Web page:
One of the more promising product segments of late has been store brands, also known as private-label products, driven by consumer demand for value. Last October, a Consumer Reports study indicated that store brands can save consumers as much as 30 percent over brand name products — a welcome relief for the recession-weary.
The latest entries in the store brands category will test a market that has been largely untapped, so to speak: value-priced beer.
Supervalu, one of the three largest U.S. grocery chains, and Walgreens, a leading drugstore chain, have introduced "Buck Range Light" and "Big Flats 1901" (which generated a "not bad" review by a YouTube user above), private-label beer brands that sell for about 50 cents per can. And that's just the tip of the six-pack.
Supervalu's director of beer, Trent McKinster, says the company "is creating a new private brand beer to provide customers a fair, low price option with the same great taste as leading national brands." It well sell at numerous Supervalu retailers, including Albertsons, Jewel-Osco, Cub Foods, and Farm Fresh.
Winery Exchange, the company that manufacturers both Supervalu's Buck Range Light and Walgreen's Big Flats 1901, said in a press release that Walgreen's new brew "offers consumers a premium beer at an affordable price." According to Kathleen Burns, senior marketing manager at Winery Exchange, "In just the first few weeks of sales consumer feedback has been very positive, as beer drinkers across the U.S. are thrilled to have such a quality brew at a value price." Walgreens will soon offer a new Australian table wine as well.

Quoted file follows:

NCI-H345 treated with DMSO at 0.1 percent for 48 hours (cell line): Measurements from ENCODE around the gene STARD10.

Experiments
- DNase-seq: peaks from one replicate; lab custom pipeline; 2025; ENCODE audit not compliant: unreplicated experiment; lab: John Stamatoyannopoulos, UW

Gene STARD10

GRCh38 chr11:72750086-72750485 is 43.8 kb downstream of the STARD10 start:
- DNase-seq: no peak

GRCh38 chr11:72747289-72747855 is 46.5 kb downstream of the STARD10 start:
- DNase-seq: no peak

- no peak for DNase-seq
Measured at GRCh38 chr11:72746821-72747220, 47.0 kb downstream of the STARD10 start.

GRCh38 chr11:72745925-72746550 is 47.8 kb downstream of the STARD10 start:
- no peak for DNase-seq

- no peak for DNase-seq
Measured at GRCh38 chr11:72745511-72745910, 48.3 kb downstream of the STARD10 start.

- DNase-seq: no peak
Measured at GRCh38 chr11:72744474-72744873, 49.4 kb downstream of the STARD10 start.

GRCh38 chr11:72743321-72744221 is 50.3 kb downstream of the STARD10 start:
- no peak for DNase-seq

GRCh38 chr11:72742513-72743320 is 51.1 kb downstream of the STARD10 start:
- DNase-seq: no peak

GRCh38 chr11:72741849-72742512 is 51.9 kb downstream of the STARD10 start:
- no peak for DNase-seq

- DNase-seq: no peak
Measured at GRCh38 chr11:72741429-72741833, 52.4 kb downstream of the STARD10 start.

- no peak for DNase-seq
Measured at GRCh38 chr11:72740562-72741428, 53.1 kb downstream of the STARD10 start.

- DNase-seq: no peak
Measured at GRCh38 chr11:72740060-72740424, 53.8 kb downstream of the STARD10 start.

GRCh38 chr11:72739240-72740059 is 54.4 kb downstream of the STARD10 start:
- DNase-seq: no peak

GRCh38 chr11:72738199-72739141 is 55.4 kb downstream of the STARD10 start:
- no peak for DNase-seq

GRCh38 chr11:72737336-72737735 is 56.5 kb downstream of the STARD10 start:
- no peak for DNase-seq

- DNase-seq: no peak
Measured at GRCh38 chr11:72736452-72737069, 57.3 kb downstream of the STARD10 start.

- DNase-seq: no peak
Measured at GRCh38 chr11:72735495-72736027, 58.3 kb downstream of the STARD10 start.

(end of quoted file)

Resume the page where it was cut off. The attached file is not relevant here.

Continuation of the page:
Private-label alcohol products are certainly not a new market for supermarket retailers. Specialty grocer Trader Joe's turned its low-price Charles Shaw wines into one of the most popular wines in the U.S. Originally priced at $1.99, the wines became known as "Two Buck Chuck" (and inspired this little NSFW ditty) but prices have since gone up. In 2008, warehouse retailer Costco introduced Kirkland Signature "Handcrafted Ales."
Last spring, 7-Eleven brought out Game Day Light and Game Day Ice beers. While some 7-Eleven stores have discontinued its sale, 7-Eleven told the Wall Street Journal that "Game Day Light has been a hit with consumers."
But as the Journal points out, private-label value-priced beers will likely have an uphill battle against heavily advertised well-known brands. After all, it's nearly impossible to compete against the likes of Bud Light, a brand that dominated television advertising at this year's Super Bowl and signed a six-year deal to be the NFL's official beer brand.
Still, Supervalu and Walgreens are depending on consumer acceptance of store brands and the popularity of value-priced beer — which could result in a difference of as much as $4 per six pack -- to swing beer drinkers in their direction.
Of course, while consumers may buy the concept, established beer makers and even some industry experts are scoffing at the store brands.
Dave Peacock, president of the U.S. Division of Anheuser, the company that makes Bud Light, told the Wall Street Journal that "the [beer] industry is defined by players who invest heavily behind brands." Harry Schuhmacher, who publishes the Beer Business Daily newsletter, added that "nobody has succeeded on the low-end with private-label beer."
But that isn't stopping Supervalu or Walgreens from giving it a shot.